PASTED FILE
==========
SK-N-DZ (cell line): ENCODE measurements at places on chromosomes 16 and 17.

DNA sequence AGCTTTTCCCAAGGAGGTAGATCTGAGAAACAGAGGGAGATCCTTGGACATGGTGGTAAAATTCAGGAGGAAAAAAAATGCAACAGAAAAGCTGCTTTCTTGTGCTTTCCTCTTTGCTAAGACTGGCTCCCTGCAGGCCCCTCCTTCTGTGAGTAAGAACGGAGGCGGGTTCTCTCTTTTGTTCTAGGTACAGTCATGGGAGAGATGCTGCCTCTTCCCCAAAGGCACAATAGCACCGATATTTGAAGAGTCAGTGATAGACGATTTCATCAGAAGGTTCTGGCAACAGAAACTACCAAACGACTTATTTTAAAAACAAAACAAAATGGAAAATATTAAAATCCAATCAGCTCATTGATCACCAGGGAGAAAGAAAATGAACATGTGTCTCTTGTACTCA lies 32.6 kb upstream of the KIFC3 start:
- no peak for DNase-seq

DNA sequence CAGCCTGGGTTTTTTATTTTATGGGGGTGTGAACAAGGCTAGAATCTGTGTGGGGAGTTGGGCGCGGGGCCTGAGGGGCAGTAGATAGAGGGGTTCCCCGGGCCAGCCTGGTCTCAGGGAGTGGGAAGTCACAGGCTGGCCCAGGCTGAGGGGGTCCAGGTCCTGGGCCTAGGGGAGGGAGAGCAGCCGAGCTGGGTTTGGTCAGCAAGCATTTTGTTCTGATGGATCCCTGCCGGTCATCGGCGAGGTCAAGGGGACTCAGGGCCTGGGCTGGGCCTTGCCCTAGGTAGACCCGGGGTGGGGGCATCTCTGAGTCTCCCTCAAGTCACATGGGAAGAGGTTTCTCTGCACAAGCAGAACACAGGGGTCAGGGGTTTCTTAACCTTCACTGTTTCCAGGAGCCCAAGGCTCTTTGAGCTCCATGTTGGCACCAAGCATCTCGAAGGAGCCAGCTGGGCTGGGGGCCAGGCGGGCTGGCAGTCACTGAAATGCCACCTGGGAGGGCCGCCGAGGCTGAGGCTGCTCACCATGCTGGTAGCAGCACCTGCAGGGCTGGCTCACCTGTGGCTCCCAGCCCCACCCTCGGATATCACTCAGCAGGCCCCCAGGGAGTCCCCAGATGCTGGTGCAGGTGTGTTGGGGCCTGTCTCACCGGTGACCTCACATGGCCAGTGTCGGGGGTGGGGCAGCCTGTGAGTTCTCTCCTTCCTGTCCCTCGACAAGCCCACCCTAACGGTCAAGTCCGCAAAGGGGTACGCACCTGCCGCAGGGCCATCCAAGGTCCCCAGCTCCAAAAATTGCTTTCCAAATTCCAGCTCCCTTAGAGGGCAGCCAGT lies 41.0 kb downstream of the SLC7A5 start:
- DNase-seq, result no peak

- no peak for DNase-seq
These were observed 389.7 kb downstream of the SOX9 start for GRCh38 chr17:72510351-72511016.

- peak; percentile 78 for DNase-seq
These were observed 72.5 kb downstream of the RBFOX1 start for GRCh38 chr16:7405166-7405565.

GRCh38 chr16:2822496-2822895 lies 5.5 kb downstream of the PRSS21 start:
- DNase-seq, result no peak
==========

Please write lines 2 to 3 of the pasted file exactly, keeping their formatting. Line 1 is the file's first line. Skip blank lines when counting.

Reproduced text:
DNA sequence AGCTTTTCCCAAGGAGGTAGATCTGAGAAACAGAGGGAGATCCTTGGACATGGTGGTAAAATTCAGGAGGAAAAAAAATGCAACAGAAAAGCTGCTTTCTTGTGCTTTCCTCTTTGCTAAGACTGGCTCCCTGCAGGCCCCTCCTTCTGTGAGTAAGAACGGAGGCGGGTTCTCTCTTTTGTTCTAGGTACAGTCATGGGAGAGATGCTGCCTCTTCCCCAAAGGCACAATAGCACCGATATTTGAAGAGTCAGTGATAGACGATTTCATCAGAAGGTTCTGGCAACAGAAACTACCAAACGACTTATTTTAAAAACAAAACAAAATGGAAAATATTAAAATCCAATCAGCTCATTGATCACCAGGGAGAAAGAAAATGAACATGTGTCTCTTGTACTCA lies 32.6 kb upstream of the KIFC3 start:
- no peak for DNase-seq